(1) Describe arthroscopic BURP surgical technique, (2) assess association of visual control and surgeon experience to tenotomy completeness and regional iatrogenic tissue damage.
Canine cadavers weighing >20 kg (n = 16; 32 elbows).
Phase 1 = dissection/anatomic description/procedural refinement (n = 6). Phase 2 = technique description (n = 6). Phase 3 = association of surgeon experience and procedural visual control to tenotomy completion and regional iatrogenic damage (n = 20). Elbows were randomly assigned via coin toss to an experienced- or inexperienced-arthroscopist. Using conventional medial portals, surgeons sought to identify the medial collateral ligament (MCL) and ulnar insertion of the biceps tendon (uBT) before attempting complete tenotomy. Upon procedural completion, surgeons assigned a standardized "visual control score" (VCS) describing viewing that governed procedure and predicted % uBT release, MCL, and median nerve damage. Post-procedural dissection determined actual tenotomy completion and iatrogenic tissue damage.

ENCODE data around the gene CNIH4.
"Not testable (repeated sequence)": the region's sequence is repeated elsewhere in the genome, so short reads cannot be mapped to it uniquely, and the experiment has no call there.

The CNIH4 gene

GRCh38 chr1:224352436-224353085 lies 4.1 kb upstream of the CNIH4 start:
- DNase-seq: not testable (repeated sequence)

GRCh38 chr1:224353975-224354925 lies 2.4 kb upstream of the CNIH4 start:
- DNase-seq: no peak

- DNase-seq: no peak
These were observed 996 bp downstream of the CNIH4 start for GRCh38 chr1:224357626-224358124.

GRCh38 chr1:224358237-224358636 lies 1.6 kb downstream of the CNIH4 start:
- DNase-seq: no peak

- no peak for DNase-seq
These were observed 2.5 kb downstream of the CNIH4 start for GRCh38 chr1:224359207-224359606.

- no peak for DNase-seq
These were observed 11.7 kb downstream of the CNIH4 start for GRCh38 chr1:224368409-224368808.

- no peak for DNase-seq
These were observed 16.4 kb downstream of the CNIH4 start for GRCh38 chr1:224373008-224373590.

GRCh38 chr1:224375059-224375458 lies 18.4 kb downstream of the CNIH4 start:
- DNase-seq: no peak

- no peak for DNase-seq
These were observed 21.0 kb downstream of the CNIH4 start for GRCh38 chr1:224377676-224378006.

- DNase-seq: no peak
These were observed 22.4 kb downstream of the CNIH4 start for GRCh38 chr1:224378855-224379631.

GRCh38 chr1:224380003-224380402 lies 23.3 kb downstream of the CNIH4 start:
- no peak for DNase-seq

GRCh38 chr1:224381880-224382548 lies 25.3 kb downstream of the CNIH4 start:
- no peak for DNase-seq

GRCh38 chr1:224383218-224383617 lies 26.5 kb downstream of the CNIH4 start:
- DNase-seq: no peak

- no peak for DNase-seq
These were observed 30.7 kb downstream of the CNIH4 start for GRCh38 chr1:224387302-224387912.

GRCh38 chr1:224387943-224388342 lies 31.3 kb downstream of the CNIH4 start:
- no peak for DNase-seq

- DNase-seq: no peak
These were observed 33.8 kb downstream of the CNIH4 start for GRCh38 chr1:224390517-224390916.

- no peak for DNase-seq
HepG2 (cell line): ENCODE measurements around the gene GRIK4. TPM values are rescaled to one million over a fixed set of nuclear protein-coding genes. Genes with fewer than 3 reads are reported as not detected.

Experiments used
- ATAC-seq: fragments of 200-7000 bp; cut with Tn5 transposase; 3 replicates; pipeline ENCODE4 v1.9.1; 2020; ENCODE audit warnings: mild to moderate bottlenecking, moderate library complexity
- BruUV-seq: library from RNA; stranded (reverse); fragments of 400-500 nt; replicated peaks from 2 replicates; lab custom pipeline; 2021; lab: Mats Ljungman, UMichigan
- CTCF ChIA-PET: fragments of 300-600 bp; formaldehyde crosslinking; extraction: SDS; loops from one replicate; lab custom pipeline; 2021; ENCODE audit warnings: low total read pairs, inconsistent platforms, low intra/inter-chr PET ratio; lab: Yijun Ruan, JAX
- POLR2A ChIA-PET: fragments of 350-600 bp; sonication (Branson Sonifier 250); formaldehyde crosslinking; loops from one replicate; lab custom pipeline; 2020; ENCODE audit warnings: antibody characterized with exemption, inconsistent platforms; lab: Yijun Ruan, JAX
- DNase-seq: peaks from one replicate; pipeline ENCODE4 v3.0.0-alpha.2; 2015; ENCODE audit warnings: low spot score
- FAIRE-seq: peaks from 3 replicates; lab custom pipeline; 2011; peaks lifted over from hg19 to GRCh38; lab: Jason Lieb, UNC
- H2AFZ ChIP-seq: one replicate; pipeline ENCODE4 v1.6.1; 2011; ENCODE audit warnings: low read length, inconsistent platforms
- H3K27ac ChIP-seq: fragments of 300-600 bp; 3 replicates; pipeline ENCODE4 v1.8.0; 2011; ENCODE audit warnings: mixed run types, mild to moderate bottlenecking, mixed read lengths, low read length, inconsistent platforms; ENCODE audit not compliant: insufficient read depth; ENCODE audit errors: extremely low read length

Complete BURP was achieved in 16 of 19 elbows. VCS was associated with tenotomy completeness (P < .01). "Blind" BURP was incomplete in both elbows in which it was attempted. Perception of complete BURP was associated with complete release (P < .01). MCL damage occurred in 10% of elbows. Surgeon experience did not influence VCS, regional damage, or BURP completeness.
In canine cadavers, arthroscopic BURP can be consistently performed using conventional arthroscopic instruments and portals by both experienced and inexperienced arthroscopists when visual control guides the tenotomy into the distal aspect of the tendon.